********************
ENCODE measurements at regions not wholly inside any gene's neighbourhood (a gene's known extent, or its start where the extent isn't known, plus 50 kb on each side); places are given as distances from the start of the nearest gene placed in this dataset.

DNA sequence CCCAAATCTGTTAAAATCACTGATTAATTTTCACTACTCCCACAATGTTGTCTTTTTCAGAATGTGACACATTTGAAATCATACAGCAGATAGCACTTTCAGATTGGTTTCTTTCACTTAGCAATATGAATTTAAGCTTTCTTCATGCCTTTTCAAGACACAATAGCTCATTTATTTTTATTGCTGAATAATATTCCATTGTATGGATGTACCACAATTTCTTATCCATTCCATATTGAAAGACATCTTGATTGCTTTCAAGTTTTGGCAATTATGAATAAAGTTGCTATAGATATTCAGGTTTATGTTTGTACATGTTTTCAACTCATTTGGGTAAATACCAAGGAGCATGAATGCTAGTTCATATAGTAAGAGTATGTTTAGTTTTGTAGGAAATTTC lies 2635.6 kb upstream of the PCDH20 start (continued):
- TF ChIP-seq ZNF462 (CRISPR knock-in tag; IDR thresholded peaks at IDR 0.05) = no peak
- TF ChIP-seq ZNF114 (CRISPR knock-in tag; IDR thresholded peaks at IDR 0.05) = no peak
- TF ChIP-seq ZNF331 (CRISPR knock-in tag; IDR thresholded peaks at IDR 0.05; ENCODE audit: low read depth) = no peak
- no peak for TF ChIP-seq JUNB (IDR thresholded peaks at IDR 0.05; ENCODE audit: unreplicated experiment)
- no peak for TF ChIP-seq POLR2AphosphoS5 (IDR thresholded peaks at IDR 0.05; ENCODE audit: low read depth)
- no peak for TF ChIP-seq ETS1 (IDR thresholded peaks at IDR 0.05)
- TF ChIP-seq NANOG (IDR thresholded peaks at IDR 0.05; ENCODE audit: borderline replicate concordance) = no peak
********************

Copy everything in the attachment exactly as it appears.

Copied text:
ENCODE measurements at regions not wholly inside any gene's neighbourhood (a gene's known extent, or its start where the extent isn't known, plus 50 kb on each side); places are given as distances from the start of the nearest gene placed in this dataset.

DNA sequence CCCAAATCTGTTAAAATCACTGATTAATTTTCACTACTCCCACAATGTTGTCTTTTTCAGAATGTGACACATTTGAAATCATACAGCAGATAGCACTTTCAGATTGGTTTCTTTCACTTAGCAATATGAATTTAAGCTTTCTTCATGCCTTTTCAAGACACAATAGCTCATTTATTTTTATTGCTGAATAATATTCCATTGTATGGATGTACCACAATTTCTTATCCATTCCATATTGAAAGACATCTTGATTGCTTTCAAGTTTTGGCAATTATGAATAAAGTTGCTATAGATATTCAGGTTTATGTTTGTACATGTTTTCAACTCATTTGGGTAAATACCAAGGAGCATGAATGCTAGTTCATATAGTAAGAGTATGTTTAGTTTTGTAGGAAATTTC lies 2635.6 kb upstream of the PCDH20 start (continued):
- TF ChIP-seq ZNF462 (CRISPR knock-in tag; IDR thresholded peaks at IDR 0.05) = no peak
- TF ChIP-seq ZNF114 (CRISPR knock-in tag; IDR thresholded peaks at IDR 0.05) = no peak
- TF ChIP-seq ZNF331 (CRISPR knock-in tag; IDR thresholded peaks at IDR 0.05; ENCODE audit: low read depth) = no peak
- no peak for TF ChIP-seq JUNB (IDR thresholded peaks at IDR 0.05; ENCODE audit: unreplicated experiment)
- no peak for TF ChIP-seq POLR2AphosphoS5 (IDR thresholded peaks at IDR 0.05; ENCODE audit: low read depth)
- no peak for TF ChIP-seq ETS1 (IDR thresholded peaks at IDR 0.05)
- TF ChIP-seq NANOG (IDR thresholded peaks at IDR 0.05; ENCODE audit: borderline replicate concordance) = no peak